Every breath is painful for Julia Itzin.
While she was in the hospital, suffering from something her doctor said is commonly referred to as "vape lung," she would record videos of herself crying as she struggled to speak.
"I'm not OK today," she said in one of the videos. "My chest hurts so bad."
Now, out of the hospital, they’re hard for her to watch.
"I look dead," she said. "I'm gone."
Itzen, of Los Angeles, said it's been a long road since she collapsed on Christmas Day and was rushed to the emergency room. The Centers for Disease Control and Prevention only confirms if someone's death is directly connected to vaping, not whether someone's ongoing symptoms are related. But Dr. Daniel Dea says he saw similarities to others with vape lung.
"Fortunately, she didn't have to go to the intensive care unit," Dea said. "She didn't need life support. [But] she did need to go on oxygen and she also needed to go into the hospital for two weeks."
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Not everyone who suffers from a vaping-related illness survives. At least four deaths from vaping-related lung disease have been reported in California.
Overall, there have been 2,758 hospitalizations or deaths associated with the use of e-cigarette or vaping products across the country as of Feb. 4, according to the CDC. Sixty-four deaths have been confirmed in 28 states and Washington, D.C.
Itzen said she started vaping more than five years ago to help her quit smoking.
"My sense of smell came back, like scary – like a bloodhound. My sense of taste came back," she said.
Itzen said she thought she was doing everything right. She wasn't using THC, marijuana's psychoactive ingredient that has been one of the many components blamed for vaping-related illnesses, just nicotine vapes purchased from licensed shops.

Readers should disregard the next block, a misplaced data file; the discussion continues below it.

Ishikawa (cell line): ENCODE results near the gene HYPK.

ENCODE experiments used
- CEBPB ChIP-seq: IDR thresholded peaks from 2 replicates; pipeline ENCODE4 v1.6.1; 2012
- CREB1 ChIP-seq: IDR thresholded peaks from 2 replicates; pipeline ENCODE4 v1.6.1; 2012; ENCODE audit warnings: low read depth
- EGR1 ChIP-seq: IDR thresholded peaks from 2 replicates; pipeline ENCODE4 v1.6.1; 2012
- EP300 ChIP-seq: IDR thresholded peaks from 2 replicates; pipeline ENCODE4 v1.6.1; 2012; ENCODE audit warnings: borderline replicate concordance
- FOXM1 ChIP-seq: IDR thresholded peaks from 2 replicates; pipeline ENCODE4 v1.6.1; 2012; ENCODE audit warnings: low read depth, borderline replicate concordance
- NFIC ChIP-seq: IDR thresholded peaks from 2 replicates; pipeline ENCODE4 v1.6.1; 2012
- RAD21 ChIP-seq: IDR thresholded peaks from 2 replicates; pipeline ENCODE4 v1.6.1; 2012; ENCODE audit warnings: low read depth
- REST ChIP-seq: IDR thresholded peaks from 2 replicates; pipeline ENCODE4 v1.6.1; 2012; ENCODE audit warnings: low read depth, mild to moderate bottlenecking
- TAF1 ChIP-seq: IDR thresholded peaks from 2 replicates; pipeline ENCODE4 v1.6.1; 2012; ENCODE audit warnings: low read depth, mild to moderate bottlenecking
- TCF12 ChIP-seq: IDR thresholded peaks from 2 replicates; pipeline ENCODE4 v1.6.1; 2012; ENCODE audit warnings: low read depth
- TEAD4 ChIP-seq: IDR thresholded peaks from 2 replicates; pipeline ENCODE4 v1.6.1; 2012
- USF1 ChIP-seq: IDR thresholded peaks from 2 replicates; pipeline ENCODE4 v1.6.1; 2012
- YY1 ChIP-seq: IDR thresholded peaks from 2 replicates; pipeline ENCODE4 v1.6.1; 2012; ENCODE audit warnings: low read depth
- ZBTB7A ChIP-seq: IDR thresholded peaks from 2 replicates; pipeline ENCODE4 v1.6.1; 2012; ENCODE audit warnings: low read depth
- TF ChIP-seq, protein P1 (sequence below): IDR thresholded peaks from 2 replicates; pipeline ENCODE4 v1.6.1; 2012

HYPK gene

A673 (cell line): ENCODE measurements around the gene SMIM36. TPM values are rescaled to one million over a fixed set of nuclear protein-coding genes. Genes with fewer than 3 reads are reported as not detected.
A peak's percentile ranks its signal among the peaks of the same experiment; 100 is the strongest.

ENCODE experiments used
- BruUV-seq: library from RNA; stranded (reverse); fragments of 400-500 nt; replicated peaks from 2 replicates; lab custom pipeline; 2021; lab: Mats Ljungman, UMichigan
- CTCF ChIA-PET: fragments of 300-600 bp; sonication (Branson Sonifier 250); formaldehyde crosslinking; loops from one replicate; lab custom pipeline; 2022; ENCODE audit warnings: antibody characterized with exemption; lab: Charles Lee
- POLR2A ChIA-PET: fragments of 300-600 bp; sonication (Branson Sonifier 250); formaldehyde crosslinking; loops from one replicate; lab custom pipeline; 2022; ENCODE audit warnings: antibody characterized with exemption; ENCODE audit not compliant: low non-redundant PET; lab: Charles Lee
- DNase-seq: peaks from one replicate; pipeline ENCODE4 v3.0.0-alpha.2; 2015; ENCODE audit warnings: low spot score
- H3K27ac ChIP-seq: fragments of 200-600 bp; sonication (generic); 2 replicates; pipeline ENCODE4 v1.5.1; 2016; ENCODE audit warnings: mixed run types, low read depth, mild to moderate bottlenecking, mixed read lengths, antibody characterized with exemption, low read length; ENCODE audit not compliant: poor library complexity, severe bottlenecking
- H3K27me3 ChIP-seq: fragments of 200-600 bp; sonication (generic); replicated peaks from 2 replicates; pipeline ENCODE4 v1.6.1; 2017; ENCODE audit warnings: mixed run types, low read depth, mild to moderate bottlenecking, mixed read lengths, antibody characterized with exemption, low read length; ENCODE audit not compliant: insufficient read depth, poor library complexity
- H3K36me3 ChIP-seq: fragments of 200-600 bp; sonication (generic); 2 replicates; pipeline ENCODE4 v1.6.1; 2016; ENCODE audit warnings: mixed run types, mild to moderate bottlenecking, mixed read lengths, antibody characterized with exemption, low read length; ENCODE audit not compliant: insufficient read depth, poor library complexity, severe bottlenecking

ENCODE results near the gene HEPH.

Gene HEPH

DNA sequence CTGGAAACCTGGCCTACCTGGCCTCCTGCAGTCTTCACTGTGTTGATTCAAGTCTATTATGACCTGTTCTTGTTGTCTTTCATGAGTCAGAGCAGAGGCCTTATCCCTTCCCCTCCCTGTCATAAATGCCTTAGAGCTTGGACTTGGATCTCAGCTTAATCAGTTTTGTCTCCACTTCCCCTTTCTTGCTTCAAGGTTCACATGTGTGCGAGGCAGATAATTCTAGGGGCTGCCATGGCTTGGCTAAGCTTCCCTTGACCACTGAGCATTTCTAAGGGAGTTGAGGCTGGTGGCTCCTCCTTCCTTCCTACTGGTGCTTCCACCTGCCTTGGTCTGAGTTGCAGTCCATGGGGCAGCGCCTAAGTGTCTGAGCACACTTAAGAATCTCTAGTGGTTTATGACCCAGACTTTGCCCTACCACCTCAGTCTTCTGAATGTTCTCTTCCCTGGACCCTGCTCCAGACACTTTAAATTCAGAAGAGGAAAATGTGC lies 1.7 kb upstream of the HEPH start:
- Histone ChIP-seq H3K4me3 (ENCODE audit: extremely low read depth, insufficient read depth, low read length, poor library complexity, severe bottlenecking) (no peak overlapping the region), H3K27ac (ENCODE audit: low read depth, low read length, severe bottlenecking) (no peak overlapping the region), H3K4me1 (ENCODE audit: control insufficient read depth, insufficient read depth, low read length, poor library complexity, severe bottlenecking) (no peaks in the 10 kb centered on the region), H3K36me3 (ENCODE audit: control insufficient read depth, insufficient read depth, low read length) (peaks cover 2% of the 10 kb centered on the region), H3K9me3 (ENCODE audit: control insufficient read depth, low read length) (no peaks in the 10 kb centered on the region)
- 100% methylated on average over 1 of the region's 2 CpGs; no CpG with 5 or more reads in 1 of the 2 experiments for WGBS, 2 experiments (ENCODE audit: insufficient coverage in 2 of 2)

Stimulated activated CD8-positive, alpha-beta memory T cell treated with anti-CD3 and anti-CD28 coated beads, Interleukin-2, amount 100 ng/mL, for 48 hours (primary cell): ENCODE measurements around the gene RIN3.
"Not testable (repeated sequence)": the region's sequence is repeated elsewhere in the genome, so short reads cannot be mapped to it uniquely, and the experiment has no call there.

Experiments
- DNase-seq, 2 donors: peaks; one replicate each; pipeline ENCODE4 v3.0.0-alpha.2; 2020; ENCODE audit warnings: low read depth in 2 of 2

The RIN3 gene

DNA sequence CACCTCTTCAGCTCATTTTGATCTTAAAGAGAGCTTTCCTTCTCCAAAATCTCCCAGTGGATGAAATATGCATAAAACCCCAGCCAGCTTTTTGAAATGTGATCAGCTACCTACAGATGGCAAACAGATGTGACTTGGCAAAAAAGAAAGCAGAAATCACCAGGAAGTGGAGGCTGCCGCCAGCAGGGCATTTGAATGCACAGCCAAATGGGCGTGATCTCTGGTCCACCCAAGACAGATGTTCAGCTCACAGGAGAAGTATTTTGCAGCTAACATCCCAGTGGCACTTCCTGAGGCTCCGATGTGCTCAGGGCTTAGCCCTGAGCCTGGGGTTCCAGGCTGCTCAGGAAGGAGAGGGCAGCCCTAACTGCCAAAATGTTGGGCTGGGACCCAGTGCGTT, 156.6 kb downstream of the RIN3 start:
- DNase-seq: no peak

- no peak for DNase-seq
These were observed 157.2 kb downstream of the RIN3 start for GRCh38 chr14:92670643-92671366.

By doing so, she was avoiding the risks the American Vaping Association warns about on its website, which says that "the evidence continues to indicate that poorly manufactured street vapes containing THC or other substances are to blame for the vast majority of all of these illnesses. Nicotine vaping products have been used around the world for over twelve years with no evidence of any prior 'outbreak' of lung illnesses."
"It wasn't just punk kids [using it], it was doctors and stockbrokers," Itzen said. "It was adults who were trying to quit cigarettes."
A week after leaving the hospital, Itzen is still on multiple breathing treatments each day.
"I am so lucky to be alive, that it was caught," she said.
But she's still seized by fits of coughing, and it's still difficult for her to catch her breath. Dea said the corticosteroid treatment she's on decreases inflammation in the lungs, but the body must repair the damage done to it on its own. It can take a long time to recover.
"If you want to be like this," Itzen recorded herself saying in the hospital, "keep vaping."